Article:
TITLE 23
Health and Safety

CHAPTER 23-24.6
Lead Poisoning Prevention Act

SECTION 23-24.6-2


§ 23-24.6-2 Legislative findings.

The general assembly finds, upon the report of the environmental lead task force and the reports, hearings, and records of its own committees and of federal agencies including the environmental protection agency and centers for disease control, that:

(1) Environmental exposures to even low levels of lead increase a child's risks of developing permanent learning disabilities, reduced concentration and attentiveness and behavior problems, problems which may persist and adversely affect the child's chances for success in school and life.

(2) Childhood lead poisoning is caused by environmental exposure to lead. The most significant sources of environmental lead are lead based paint in older housing and house dust and soil contaminated by this paint.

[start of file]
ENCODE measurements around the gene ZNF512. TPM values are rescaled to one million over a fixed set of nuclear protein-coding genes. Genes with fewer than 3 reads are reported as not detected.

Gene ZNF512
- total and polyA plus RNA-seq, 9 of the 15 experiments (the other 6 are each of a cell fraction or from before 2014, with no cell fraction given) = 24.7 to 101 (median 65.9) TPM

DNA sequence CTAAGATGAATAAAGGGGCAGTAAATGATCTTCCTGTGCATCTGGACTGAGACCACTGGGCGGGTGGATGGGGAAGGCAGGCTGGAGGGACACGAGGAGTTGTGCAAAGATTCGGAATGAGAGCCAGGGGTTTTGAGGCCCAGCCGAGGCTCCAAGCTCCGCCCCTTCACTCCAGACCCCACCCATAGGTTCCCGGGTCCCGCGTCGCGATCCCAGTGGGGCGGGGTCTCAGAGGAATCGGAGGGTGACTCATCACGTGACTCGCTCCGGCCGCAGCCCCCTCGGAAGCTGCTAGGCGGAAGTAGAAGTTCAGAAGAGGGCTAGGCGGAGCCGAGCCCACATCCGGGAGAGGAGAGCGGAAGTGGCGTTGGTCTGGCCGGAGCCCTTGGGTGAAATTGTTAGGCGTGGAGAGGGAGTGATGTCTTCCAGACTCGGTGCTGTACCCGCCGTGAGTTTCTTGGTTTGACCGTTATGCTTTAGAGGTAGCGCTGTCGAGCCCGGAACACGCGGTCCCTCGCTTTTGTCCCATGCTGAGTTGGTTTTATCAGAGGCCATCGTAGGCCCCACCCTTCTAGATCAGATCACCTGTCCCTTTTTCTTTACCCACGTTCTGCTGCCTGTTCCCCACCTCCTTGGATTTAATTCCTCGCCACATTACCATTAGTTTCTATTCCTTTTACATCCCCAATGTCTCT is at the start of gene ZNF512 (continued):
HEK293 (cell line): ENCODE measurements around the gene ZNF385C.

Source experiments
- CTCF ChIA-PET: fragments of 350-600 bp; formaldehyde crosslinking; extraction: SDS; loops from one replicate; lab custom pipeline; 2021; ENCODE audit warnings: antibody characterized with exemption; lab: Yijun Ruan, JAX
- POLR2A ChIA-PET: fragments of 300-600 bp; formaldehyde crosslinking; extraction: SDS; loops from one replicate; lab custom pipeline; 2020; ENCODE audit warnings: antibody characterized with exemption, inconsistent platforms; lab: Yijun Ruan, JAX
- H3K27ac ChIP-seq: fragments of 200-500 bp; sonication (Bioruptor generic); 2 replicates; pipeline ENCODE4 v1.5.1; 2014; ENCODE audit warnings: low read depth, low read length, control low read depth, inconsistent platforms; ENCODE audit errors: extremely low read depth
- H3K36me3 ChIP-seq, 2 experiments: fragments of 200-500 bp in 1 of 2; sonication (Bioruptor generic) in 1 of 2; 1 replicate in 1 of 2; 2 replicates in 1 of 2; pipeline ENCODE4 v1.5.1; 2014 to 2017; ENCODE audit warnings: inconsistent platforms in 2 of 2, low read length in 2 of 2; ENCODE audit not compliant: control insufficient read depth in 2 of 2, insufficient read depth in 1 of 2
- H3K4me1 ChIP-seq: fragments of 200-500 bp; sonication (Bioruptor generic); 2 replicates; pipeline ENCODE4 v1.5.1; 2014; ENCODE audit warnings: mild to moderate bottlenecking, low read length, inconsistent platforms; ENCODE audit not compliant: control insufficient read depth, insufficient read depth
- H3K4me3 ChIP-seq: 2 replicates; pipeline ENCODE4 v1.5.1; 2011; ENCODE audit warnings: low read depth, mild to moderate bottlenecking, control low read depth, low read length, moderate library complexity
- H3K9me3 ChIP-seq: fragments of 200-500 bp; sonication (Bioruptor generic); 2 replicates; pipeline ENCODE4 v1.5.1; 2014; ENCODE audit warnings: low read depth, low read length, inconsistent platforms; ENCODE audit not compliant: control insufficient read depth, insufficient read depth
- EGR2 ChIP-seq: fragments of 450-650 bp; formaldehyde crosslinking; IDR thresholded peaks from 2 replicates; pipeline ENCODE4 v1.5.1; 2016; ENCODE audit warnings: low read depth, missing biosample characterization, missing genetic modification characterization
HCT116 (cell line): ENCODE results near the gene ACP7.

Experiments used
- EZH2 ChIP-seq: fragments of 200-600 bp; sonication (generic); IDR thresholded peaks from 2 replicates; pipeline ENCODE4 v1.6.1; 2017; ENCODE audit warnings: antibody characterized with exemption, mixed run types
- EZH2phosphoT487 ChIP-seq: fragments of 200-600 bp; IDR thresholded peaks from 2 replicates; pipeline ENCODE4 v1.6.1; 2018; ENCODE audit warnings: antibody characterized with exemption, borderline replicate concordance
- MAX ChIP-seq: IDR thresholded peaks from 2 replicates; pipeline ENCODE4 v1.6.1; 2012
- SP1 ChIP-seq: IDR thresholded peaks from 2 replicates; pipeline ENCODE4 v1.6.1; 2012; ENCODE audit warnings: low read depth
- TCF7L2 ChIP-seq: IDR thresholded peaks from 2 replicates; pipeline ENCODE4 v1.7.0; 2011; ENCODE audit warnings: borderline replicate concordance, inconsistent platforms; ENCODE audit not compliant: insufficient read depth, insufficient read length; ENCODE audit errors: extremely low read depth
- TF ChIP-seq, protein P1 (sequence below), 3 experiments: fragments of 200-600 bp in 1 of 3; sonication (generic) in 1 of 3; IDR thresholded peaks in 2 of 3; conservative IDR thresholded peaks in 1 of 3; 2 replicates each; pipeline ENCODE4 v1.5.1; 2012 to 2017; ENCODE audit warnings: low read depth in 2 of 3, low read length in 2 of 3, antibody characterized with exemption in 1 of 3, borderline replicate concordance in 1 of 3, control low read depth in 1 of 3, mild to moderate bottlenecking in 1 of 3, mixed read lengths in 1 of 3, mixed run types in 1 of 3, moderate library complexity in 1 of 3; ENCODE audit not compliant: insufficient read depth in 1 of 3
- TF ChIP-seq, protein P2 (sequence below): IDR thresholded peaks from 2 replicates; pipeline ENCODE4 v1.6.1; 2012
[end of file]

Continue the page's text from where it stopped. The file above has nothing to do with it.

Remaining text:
(3) Childhood lead poisoning is completely preventable.

(4) Rhode Island does not currently have a comprehensive strategy in place for preventing childhood lead poisoning. As a result, tens of thousands of Rhode Island's children are poisoned by lead at levels believed to be harmful with most of these poisoned children going undiagnosed and untreated.

(5) Childhood lead poisoning is dangerous to the public health, safety, and general welfare of the people and necessitates excessive and disproportionate expenditure of public funds for health care and special education, causing a drain upon public revenue.

(6) The enactment and enforcement of this chapter is essential to the public interest. It is intended that the provisions of this chapter be liberally construed to effectuate its purposes.

(7) The magnitude of the childhood lead poisoning in Rhode Island's older homes and urban areas is a result of approved use of lead based materials over an extended period in public buildings and systems and private housing that a comprehensive approach is necessary to alleviate the cause, identify and treat the children, rehabilitate the affected housing where young children reside, and dispose of the hazardous material. Rhode Island presently does not have the public or the private resources to handle the total problem, requiring prioritizing on a need basis.

History of Section.
(P.L. 1991, ch. 355, § 1.)